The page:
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I've got a lua table made of tables, so it's two-dimensional: root -> child -> grandchild.

None of the levels of this hierarchy is guaranteed to be "array-like". The first level has integers with "nil gaps", and second one is not even indexed by integers (but by tables).

The table in question is a private structure inside a lib. I want to provide a way for the library user to parse its grandchildren. I don't care much about the order in which the they are parsed, as long as all of them are.

The first thing I thought about was using a function accepting a callback:

-- this scope has access to root 
function eachGrandChild(callback)
  for _,child in pairs(root) do
    for index,grandChild in pairs(child)
      callback(index, grandChild)


-- no access to root, only to eachGrandChild
eachGrandChild(function(index, grandChild) print(index, grandChild) end)

This much is understood.

My question is: could I provide a similar functionality using an iterator instead?

I'm talking about something that would allow me to do this:

for index,grandChild in iterator() do
  print(index, grandChild)

I've been thinking about this for a while but I'm not able to crack it. All the examples I've seen use numbers to easily "manage the state of the iterator" on each iteration. Since I don't have numbers, I'm a bit stuck.

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2 Answers 2

up vote 5 down vote accepted

Coroutines make it easy to write this kind of iterator. A coroutine is a function whose execution can be suspended and resumed, conceptually like a thread. A coroutine can contain deeply nested loops, yield a value from the inner most loop, then continue right where it left off when resumed. When it yields, the caller who resumed it can receive yielded values.

In your case, convert eachGrandChild into a generator function which yields grandchildren.

function eachGrandChild(root)
  for _,child in pairs(root) do
    for index,grandChild in pairs(child) do
      coroutine.yield(index, grandChild)

Then use coroutine.wrap to create a function that will create a coroutine for your generator and resume it each time the function is called.

function grandChildren(t)
    return coroutine.wrap(function() eachGrandChild(t) end)

Now you have your iterator:

for key, val in grandChildren(root) do
    print(key, val)

There's a chapter on this in Programming in Lua.

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Awesome answer. The "managing the state of a function" part I said was practically yelling "coroutines!" to me, but I didn't connect the dots. I'm a bit concerned about execution speed (this parsing loop will be executed many times per frame so it has to be reasonably fast) but I'll do some tests. –  kikito Nov 9 '12 at 10:33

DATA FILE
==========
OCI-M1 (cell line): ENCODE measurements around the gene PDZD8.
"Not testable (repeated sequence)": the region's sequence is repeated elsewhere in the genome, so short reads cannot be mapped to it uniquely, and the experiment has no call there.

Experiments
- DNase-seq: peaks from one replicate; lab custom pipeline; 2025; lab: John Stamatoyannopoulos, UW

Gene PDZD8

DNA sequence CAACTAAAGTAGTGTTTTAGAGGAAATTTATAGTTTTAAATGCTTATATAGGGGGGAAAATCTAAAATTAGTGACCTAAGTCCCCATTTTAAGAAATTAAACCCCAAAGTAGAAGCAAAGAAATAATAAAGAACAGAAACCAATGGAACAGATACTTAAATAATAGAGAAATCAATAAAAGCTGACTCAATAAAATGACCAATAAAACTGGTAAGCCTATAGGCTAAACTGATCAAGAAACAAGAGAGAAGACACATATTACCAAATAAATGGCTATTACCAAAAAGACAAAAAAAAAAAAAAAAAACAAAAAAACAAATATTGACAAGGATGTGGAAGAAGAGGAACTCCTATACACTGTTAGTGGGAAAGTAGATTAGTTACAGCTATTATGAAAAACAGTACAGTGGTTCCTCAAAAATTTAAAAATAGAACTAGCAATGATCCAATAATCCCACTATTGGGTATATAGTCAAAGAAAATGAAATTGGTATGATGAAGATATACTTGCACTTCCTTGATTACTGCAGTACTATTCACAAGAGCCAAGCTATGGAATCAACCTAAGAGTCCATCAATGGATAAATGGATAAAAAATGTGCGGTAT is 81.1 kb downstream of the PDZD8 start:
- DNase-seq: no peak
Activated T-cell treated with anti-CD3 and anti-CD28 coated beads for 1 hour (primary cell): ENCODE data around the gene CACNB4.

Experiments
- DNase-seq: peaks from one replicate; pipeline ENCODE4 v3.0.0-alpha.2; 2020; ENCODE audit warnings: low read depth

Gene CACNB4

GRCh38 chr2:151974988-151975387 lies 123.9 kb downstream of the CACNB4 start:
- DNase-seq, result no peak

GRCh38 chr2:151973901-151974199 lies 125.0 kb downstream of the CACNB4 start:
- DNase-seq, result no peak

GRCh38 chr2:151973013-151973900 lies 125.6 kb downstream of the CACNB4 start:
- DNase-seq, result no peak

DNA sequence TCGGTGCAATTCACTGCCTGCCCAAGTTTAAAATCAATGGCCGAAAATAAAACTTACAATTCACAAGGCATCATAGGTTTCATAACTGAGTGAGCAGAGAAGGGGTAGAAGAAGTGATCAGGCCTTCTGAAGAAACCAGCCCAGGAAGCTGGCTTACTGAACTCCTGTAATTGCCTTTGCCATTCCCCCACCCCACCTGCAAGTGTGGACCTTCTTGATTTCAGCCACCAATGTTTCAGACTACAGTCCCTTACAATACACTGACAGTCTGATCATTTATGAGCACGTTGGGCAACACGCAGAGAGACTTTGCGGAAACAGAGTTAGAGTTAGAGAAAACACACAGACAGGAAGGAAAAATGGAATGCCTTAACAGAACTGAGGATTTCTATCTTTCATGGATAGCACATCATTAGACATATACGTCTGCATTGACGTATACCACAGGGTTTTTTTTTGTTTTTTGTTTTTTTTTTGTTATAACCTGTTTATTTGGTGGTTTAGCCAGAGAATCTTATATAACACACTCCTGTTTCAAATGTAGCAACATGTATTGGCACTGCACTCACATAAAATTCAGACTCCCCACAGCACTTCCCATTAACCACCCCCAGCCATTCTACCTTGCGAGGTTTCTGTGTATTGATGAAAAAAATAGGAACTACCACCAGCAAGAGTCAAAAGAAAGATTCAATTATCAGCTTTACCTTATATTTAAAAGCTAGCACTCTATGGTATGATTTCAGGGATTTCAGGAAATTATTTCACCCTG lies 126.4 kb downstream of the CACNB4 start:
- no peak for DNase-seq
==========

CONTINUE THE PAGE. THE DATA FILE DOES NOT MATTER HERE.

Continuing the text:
@kikito: Your direct callback method is definitely going to be more efficient, in part because of the reduced function call overhead (resume, yield). But it's not as bad as you might think (Lua's coroutines are very well written). For instance, if you benchmark the coroutine implementation vs prapin's implementation, I suspect you'll find the coroutine to be faster. –  Mud Nov 9 '12 at 17:18
you were right in everything. Even when creating a new anonymous function each time, the callback code is the fastest one. Coroutines take around 200% time to do the same job, and the next-based solution takes around 220%. So I guess I'll stick to callbacks. This has been a good learning experience nonetheless! :) –  kikito Nov 9 '12 at 17:39
Just keep in mind, premature optimization is the root of all evil. Yes, 200% may sound awful, but we're talking about a differences a few microseconds. Are you calling this thousands of times per frame? –  Mud Nov 9 '12 at 17:54
"Premature evil is the root of all optimizations" :D I know the quote. And yes, this is going to be called thousands of times per frame - It'll be at the heart of a collision library (root is actually a spacial index) –  kikito Nov 9 '12 at 17:57

I agree with Mud that coroutines are the best approach to the problem.

For the record, I have written an iterator without coroutines for the sake of comparison.

The first function eachGrandChild is called for each element. It uses a state variable, the containing the two indices (the top and second level).

function eachGrandChild(state)
  while state.childIndex ~= nil do
    local child           = root[state.childIndex]
    state.grandChildIndex = next(child, state.grandChildIndex)
    if state.grandChildIndex == nil then
      state.childIndex = next(root, state.childIndex)
      return state.grandChildIndex, child[state.grandChildIndex]                                                                                                                  

The iterator is initialized with the helper function:

function grandChildren(root)
  return eachGrandChild, {childIndex = next(root)}

Now the iterator can be used normally:

for key, val in grandChildren(root) do
    print(key, val)

Compared to the coroutine based version, eachGrandChild has more lines of code and is more difficult to read.

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Thanks for your answer. I will try both approaches nevertheless - yours might be more efficient, if slightly longer. I would declare both answers as correct if possible. You definitively deserve a +1 –  kikito Nov 9 '12 at 10:36
I've taken the liberty of refactorizing the iterator code a bit - names instead of magic numbers, a while instead of a repeat-until, and a simplified "run out of grandchildren" condition. I also removed root from the state, since it's assumed to be available on the scope. I hope you don't mind if I edit your answer. –  kikito Nov 9 '12 at 17:27
@kikito Thanks for the code editing. This is more readable now. –  prapin Nov 10 '12 at 10:13

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